Nicolas Fouquet

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Nicolas Fouquet, marquis de Belle-Île, vicomte de Melun et Vaux (January 27, 1615 – March 23, 1680) was the Superintendent of Finances in France under Louis XIV.



Minister of finance

Born in Paris, he belonged to an influential family of the noblesse de robe and, after some preliminary schooling with the Jesuits at the age of thirteen, was admitted as avocat at the Parlement of Paris. While still in his teens, he held several responsible posts, and, in 1636, when just twenty, he was able to buy the post of maître des requêtes. From 1642 to 1650, he held various intendancies, at first in the provinces and then with the army of Mazarin and, coming thus in touch with the court, was permitted in 1650 to buy the important position of procureur général to the parlement of Paris. During Mazarin's exile, Fouquet remained loyal to him, protecting his property and keeping him informed of the situation at court.

Upon Cardinal Mazarin's return, Fouquet demanded and received as reward the office of superintendent of the finances (1653), a position which, in the unsettled condition of the government, threw into his hands not merely the decision as to which funds should be applied to meet the demands of the state's creditors, but also the negotiations with the great financiers who lent money to the king. The appointment was a popular one with the moneyed class, for Fouquet's great wealth had been largely augmented by his marriage in 1651 with Marie de Castille, who also belonged to a wealthy family of the legal nobility in Spain.

His own credit, and above all his unfailing confidence in himself, strengthened the credit of the government, while his high position at the parlement (he still remained procureur général) secured financial transactions from investigation. As minister of finance, he soon had Mazarin almost in the position of a suppliant. The long wars, and the greed of the courtiers, who followed the example of Mazarin, made it necessary at times for Fouquet to meet the demands upon him by borrowing upon his own credit, but he soon turned this confusion of the public purse with his own to good account.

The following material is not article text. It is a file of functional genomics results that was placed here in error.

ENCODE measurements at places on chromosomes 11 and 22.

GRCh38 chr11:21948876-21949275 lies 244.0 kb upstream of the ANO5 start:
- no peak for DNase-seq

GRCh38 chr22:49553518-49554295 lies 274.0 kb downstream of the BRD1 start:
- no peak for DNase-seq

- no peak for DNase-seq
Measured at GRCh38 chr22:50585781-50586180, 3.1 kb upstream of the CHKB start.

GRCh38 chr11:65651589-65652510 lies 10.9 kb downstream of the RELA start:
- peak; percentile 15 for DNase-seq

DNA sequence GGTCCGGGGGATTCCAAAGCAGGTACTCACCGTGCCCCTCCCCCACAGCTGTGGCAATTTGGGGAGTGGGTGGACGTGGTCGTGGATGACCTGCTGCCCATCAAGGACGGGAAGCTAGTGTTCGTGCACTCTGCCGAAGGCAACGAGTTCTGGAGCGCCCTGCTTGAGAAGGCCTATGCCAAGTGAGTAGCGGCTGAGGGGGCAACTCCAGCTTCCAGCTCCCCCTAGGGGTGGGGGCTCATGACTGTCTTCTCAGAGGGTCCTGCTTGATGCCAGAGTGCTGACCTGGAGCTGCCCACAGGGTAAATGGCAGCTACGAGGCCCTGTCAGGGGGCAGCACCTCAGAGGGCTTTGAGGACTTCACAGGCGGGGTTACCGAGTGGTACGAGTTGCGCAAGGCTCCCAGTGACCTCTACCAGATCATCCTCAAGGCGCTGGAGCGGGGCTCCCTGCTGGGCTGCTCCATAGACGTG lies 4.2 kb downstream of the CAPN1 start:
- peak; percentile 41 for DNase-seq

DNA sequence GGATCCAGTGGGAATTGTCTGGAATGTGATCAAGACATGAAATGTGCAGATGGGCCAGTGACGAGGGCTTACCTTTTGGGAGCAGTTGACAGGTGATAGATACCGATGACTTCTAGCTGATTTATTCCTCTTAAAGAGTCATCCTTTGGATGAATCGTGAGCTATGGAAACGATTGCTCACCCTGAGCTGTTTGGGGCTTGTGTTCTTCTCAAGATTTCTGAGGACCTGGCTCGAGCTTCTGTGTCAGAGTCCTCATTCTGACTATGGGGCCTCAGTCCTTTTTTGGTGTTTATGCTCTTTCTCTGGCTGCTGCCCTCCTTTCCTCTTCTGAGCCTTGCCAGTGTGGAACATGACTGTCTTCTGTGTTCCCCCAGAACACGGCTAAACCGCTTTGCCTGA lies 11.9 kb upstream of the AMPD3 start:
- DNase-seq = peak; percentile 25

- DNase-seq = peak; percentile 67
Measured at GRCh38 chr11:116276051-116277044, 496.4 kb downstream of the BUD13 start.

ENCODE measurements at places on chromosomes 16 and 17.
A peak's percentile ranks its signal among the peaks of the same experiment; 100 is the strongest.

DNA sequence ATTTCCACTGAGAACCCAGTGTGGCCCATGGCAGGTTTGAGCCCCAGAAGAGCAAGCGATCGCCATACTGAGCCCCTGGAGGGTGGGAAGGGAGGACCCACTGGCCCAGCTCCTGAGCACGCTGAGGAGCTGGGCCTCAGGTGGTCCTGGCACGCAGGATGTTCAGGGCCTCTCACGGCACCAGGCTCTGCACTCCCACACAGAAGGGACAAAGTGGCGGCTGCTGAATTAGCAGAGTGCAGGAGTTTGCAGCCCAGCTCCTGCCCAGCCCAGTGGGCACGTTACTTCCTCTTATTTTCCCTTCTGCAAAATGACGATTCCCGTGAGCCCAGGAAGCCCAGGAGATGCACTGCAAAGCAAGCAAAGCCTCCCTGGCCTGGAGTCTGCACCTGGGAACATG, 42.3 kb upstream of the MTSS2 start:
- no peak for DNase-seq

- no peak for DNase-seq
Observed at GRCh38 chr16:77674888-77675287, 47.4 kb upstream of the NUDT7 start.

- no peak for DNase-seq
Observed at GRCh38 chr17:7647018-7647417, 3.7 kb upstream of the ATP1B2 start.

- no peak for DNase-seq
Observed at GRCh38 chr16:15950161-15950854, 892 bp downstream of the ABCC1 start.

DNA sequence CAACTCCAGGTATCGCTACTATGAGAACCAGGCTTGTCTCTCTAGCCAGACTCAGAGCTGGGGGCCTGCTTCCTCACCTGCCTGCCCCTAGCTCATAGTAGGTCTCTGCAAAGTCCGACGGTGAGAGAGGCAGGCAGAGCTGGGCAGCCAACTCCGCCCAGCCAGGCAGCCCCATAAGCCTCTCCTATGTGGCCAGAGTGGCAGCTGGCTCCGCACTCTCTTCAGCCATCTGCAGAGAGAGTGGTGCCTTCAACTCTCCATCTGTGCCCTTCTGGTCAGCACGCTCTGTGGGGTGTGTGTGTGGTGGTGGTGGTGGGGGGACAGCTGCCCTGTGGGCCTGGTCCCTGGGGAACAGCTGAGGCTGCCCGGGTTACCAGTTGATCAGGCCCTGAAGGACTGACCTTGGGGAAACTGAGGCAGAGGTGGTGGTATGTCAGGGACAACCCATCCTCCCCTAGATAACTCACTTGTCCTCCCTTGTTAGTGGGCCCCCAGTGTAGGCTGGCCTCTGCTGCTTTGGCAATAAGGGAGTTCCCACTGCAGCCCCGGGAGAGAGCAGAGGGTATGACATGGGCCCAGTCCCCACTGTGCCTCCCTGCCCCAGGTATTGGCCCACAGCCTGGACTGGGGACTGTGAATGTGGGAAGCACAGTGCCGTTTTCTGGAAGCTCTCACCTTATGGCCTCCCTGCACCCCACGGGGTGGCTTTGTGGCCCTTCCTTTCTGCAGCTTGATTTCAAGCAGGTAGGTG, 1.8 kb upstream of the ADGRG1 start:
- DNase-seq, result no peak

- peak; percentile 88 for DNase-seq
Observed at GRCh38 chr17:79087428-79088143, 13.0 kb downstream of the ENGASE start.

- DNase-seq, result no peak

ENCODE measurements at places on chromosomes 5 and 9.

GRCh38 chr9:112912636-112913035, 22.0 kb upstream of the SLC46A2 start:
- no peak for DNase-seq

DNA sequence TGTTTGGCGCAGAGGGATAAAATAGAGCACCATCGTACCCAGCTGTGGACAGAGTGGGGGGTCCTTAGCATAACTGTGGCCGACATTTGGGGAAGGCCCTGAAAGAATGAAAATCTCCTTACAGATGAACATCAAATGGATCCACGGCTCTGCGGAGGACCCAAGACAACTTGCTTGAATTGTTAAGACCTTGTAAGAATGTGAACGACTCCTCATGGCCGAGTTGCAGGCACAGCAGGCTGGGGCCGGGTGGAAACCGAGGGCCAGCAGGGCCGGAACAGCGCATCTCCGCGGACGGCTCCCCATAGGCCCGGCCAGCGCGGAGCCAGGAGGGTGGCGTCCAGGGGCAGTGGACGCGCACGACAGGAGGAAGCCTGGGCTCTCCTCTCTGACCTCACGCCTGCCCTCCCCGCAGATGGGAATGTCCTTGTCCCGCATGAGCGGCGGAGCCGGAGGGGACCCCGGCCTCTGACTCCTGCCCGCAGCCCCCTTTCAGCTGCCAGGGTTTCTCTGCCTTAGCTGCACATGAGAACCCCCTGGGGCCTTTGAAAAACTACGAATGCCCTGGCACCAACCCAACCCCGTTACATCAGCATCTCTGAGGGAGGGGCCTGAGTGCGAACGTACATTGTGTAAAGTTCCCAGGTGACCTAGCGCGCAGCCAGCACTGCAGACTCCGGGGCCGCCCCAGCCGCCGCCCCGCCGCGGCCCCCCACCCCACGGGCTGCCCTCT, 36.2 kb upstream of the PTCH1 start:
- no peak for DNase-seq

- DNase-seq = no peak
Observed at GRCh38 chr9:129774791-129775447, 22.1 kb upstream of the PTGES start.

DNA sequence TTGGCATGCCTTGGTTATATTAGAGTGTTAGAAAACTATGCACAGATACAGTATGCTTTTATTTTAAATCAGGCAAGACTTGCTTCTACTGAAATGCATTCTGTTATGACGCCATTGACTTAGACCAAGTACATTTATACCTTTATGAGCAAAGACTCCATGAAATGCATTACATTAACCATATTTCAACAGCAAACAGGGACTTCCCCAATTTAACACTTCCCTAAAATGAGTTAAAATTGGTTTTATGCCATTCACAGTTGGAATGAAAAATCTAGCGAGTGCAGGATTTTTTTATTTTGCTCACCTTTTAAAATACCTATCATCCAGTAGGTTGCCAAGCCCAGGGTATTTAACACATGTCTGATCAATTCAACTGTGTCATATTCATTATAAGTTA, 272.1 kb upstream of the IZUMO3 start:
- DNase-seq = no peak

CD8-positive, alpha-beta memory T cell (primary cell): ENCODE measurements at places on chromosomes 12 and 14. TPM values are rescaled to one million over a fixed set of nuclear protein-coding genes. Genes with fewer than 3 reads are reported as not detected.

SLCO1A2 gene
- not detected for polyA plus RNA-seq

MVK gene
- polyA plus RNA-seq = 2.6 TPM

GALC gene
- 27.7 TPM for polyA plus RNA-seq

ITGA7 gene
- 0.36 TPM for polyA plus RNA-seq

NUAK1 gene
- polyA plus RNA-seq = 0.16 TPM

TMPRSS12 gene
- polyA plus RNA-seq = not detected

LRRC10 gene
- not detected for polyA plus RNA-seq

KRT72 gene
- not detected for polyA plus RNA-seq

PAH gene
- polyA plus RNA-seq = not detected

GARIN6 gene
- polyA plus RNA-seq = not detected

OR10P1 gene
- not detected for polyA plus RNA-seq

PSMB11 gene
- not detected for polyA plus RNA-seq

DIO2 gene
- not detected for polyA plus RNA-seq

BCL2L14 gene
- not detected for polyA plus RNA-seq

The disorder in the accounts became hopeless; fraudulent operations were entered into with impunity, and the financiers were kept in the position of clients by official favours and by generous aid whenever they needed it. Fouquet's fortune now surpassed even Mazarin's, but the latter was too deeply implicated in similar operations to interfere, and was obliged to leave the day of reckoning to his agent and successor Jean-Baptiste Colbert.

His closest friend and, maybe, mistress, was Suzanne de Rougé, the Marquise du Plessis-Bellière.


Upon Mazarin's death Fouquet expected to be made head of the government; but Louis XIV was suspicious of his poorly dissembled ambition, and it was with Fouquet in mind that he made the well-known statement, upon assuming the government, that Louis would be his own chief minister. Colbert fed the king's displeasure with adverse reports upon the deficit, and made the worst of the case against Fouquet. The extravagant expenditure and personal display of the superintendent served to intensify the ill-will of the king. Fouquet had bought the port of Belle-Île-en-Mer and strengthened the fortifications, with a view to taking refuge there in case of disgrace.

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